June 28, 2013

Law permits buying prescriptions by mail

By Alanna Durkin / The Associated Press

AUGUSTA — Mainers will soon be able to once again buy less expensive, mail-order prescription drugs from other countries, despite concerns from some pharmacists that the practice is unsafe.

Under a new state law, residents will be able to buy drugs through firms like CanaRx. The Canadian business distributes prescription medications by mail and from licensed pharmacies in Canada, the United Kingdom, Australia and New Zealand.

Some pharmacists worry the law will open up the state's borders to counterfeit drugs, posing health risks to Maine residents. But supporters say it will provide significant cost savings to consumers and the state.

"People need to be able to access life-saving drugs at a reasonable price, and this law gives Mainers more options while still allowing Maine pharmacies to negotiate with CanaRx," the Senate's Assistant Democratic Leader Troy Jackson, who sponsored the legislation, said in a statement.

CanaRx acts as a middleman, taking prescriptions written by doctors in the U.S. and filling them in out-of-country pharmacies. The company says people can save up to 80 percent off U.S. retail prices.

Until last year, the state of Maine contracted with CanaRx to offer state employees low-cost prescription medications through a program called MaineMeds. But in August, then-Attorney General William Schneider said the program violated state law because CanaRx couldn't be licensed in Maine.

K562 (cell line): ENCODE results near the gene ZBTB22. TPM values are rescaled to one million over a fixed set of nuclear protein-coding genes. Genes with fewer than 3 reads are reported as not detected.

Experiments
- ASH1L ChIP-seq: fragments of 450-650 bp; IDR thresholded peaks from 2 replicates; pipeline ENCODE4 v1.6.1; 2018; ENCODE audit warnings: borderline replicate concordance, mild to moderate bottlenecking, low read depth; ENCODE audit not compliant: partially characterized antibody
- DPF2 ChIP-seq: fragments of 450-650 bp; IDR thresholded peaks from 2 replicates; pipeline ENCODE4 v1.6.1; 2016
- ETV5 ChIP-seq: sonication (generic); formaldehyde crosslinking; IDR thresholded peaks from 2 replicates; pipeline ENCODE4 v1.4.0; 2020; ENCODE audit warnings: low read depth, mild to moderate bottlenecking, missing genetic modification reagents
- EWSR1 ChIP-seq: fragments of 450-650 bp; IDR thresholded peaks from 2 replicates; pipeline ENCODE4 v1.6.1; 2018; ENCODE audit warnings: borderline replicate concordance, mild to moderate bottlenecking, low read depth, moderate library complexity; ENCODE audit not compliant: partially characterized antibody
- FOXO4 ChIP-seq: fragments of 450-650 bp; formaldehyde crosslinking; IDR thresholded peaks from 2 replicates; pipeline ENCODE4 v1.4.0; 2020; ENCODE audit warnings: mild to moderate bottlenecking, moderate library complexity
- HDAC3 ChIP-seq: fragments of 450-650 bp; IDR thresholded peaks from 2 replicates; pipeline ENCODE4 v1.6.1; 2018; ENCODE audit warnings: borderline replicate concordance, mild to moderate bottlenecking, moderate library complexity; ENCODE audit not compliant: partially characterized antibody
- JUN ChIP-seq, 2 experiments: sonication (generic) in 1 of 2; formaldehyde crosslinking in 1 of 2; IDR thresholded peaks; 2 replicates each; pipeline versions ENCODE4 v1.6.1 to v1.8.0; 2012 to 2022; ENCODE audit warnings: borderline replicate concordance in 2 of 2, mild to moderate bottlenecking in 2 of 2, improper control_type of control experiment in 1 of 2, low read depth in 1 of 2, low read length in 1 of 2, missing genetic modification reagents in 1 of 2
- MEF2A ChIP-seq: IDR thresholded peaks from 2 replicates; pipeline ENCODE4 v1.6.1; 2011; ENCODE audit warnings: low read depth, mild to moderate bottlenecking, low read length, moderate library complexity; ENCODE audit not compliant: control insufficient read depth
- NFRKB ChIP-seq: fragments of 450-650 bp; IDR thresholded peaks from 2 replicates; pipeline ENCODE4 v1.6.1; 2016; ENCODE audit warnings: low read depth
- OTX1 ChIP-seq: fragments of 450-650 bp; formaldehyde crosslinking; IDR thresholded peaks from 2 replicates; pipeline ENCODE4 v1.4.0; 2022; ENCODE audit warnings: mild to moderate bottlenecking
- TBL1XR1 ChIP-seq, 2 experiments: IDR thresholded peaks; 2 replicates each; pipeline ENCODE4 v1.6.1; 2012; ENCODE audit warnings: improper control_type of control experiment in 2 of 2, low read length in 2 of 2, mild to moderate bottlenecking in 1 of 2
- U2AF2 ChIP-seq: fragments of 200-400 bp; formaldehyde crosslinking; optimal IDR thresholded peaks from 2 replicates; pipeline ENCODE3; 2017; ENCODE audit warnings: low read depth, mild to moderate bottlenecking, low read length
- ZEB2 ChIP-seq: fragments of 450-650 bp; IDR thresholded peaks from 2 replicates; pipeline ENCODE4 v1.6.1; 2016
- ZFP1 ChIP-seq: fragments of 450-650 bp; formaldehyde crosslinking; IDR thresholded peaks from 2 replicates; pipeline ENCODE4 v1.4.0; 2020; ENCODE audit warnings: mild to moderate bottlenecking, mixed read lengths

The new law exempts pharmacies in certain countries from licensing requirements, allowing the state, cities and businesses to legally contract with CanaRx or similar firms. The law also affirms that individuals are allowed to get prescription drugs from those countries. It goes into effect 90 days after the end of the legislative session, expected by early July.

Chris Collins, the company's insurance program director, said CanaRx hasn't yet discussed with the state if and when they will restart the program.

"I am very disappointed partly because this bill in my opinion significantly jeopardizes patient's safety," said Kenneth McCall, president of the Maine Pharmacy Association. "This bill opens up the secure drug supply chain and allows these types of counterfeit medications into the community."

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